The Northern TrustAugust 22, 2017

Hideki Matsuyama is practicing with FIVE putters, won't pick one until Thursday's first tee

CHARLOTTE, NC - AUGUST 13:  Hideki Matsuyama of Japan reacts by throwing his putter as he just misses a short par putt on the par 4, 16th hole during the final round of the 2017 PGA Championship at Quail Hollow on August 13, 2017 in Charlotte, North Carolina.  (Photo by David Cannon/Getty Images)
David CannonCHARLOTTE, NC - AUGUST 13: Hideki Matsuyama of Japan reacts by throwing his putter as he just misses a short par putt on the par 4, 16th hole during the final round of the 2017 PGA Championship at Quail Hollow on August 13, 2017 in Charlotte, North Carolina. (Photo by David Cannon/Getty Images)

OLD WESTBURY, N.Y. -- Imagine if Hideki Matsuyama ever finds "The One"? No, not in terms of love. The private Japanese star recently revealed he's married and has a baby girl. "The one" in terms of a putter, that is.

Matsuyama's reputation has always been that of a tremendous ball-striker, but a terrible putter. But even during a recent stretch of sizzling golf -- and improved play on the greens -- the World No. 3 isn't any closer to committing to a flat stick.

"I wish I knew which putter I was going to use. That's why I have five," said Matsuyama, drawing laughter at his Tuesday press conference ahead of this week's Northern Trust.

Five putters? Ha! That's a good one, Hideki! Only, he wasn't kidding.

"So probably Thursday morning, the caddie will take five of those putters to the first tee and then I'll choose one," Matsuyama concluded.

How's that for a strategy? Well, technically, Matsuyama will go off the 10th tee at 8:26 a.m. with Jordan Spieth and Justin Thomas, but you get the point. He's waiting until the last minute to choose his weapon.

One of those five putters is the TaylorMade TP Mullen Matsuyama used in his five-shot win at the WGC-Bridgestone Invitational. He kept that mallet putter in his bag at the PGA Championship, where he had the lead on the back nine of the final round before falling to T-5. The disappointing finish was mainly due to erratic tee shots, but he did miss a short par putt on No. 16 that killed his momentum as he chased eventual winner Justin Thomas.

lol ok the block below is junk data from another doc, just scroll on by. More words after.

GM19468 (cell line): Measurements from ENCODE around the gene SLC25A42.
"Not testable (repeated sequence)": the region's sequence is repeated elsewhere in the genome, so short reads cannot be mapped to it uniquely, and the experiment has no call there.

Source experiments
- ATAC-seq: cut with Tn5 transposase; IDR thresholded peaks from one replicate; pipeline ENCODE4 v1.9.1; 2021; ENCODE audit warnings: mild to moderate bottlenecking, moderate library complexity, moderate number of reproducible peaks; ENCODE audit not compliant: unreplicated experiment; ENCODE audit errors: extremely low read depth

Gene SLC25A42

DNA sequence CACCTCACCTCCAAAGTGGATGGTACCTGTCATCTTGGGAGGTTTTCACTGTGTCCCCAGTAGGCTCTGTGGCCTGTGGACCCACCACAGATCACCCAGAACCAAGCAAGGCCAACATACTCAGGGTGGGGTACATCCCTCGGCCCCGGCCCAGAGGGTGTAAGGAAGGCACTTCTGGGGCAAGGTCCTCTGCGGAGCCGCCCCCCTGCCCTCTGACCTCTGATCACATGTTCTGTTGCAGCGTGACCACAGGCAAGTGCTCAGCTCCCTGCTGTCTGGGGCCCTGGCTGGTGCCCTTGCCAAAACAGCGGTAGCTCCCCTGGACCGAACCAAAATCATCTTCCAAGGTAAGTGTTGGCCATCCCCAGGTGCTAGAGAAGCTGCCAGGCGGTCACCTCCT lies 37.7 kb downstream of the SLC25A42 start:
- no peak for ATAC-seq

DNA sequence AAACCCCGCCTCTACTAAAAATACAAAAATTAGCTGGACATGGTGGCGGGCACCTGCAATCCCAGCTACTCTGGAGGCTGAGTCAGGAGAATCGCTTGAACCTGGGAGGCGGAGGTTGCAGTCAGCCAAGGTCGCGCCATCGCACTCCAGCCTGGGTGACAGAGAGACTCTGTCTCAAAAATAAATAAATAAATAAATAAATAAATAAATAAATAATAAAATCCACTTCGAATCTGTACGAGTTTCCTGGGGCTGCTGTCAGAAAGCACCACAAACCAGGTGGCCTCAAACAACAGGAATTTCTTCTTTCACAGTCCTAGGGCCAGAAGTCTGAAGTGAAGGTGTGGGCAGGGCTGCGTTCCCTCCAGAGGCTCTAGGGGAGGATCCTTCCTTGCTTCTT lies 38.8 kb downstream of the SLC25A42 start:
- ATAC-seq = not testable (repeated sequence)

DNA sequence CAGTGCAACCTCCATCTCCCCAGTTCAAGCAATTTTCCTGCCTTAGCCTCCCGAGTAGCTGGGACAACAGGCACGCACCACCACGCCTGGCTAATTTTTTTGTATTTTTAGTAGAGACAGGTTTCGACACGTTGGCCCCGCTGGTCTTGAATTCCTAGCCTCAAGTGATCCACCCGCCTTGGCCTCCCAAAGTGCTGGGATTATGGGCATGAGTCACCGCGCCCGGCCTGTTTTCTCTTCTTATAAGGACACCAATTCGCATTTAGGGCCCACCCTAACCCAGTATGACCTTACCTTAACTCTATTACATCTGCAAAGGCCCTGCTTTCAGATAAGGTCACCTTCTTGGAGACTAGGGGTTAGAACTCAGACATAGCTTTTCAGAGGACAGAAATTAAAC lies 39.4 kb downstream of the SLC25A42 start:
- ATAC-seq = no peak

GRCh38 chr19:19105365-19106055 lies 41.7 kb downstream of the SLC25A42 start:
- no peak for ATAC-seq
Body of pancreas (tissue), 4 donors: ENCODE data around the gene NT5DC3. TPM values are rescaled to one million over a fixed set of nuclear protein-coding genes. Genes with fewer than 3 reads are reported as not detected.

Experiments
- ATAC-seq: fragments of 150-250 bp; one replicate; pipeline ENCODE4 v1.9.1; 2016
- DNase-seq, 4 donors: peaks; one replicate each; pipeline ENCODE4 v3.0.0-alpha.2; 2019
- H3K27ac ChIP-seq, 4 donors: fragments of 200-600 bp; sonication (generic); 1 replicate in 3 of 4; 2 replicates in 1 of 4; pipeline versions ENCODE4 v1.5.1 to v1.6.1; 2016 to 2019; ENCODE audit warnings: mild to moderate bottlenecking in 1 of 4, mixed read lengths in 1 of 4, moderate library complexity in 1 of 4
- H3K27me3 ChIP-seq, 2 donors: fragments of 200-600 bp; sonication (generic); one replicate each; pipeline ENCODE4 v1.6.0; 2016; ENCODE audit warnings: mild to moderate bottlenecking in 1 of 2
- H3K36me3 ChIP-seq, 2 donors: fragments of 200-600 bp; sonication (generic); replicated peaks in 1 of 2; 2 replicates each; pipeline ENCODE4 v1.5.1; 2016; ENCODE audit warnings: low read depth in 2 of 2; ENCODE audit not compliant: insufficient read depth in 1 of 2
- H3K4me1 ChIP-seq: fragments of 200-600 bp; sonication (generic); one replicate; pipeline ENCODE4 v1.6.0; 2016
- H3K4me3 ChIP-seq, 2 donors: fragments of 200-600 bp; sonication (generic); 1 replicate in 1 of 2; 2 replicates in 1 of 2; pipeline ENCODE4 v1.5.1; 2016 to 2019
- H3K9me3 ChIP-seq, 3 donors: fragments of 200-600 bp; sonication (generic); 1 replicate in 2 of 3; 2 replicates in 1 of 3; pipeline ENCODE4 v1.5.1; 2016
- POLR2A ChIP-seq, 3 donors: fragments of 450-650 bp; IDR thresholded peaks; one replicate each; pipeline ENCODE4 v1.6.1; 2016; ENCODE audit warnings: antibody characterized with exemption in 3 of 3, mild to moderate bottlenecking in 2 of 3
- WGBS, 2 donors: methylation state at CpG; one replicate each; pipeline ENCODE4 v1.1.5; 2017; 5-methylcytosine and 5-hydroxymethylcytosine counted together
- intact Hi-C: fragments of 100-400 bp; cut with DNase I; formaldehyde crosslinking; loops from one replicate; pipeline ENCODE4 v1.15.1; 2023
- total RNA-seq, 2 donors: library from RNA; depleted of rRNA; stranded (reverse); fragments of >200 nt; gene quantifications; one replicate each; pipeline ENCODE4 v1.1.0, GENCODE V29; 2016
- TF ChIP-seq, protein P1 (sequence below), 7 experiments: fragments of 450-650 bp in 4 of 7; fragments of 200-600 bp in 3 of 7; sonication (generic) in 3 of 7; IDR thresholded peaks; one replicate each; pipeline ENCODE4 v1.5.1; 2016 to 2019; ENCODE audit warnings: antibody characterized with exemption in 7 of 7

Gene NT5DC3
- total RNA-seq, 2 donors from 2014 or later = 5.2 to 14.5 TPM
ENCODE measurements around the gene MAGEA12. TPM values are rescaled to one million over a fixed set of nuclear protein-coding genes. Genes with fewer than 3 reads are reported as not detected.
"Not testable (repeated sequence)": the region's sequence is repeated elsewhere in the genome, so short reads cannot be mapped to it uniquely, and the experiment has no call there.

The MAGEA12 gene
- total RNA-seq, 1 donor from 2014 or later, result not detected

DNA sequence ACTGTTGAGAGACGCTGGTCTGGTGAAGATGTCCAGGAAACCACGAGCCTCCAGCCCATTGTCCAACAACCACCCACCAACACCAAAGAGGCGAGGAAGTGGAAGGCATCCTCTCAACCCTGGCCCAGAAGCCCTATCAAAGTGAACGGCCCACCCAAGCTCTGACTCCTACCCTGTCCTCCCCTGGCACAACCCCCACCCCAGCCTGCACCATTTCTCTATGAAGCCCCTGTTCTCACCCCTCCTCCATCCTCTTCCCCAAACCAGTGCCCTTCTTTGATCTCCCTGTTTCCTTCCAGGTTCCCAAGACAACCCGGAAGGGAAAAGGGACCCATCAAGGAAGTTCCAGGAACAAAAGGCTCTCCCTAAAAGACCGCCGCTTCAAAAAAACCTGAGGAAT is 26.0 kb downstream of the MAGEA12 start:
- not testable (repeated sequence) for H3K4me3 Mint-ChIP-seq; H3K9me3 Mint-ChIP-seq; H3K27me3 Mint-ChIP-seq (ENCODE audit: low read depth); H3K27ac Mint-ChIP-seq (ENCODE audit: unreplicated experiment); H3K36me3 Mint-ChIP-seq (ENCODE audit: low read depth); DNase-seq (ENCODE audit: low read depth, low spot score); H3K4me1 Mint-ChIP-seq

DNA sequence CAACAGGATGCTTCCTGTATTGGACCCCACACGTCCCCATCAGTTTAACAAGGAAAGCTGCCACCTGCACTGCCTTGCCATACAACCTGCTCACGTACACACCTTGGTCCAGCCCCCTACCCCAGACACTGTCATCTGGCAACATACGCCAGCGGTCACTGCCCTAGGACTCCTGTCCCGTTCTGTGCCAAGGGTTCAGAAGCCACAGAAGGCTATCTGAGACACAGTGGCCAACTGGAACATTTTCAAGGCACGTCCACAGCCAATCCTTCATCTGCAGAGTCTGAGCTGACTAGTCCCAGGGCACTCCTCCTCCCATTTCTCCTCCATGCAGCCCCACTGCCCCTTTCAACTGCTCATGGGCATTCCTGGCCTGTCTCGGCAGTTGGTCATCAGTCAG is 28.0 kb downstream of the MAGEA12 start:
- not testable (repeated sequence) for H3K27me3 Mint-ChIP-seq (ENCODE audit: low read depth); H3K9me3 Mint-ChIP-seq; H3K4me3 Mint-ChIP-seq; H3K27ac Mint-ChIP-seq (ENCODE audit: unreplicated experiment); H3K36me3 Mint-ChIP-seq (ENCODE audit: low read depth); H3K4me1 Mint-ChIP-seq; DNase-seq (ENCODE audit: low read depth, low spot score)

"I'm still inconsistent in my putting," Matsuyama said. "However, those up-and-downs have leveled out a little bit this past year. And so if there's any difference from my game from last year, it would be improved putting."

Actually, the stats don't quite back that up. After ranking 103rd in strokes gained: putting last season, Matsuyama has fallen to 146th. However, that hasn't kept the 25-year-old from winning three times and climbing to the top of the FedEx Cup standings entering the postseason.

"I haven't really thought about Player of the Year," said Matsuyama, who would need to do something special to track down front-runner Justin Thomas. "All I'm focused on right now is to become FedExCup Champion and let everything else take care of itself."

But first, he needs to settle on a putter. At least, for this week.

RELATED: Hideki Matsuyama's hidden talent? A filthy curveball


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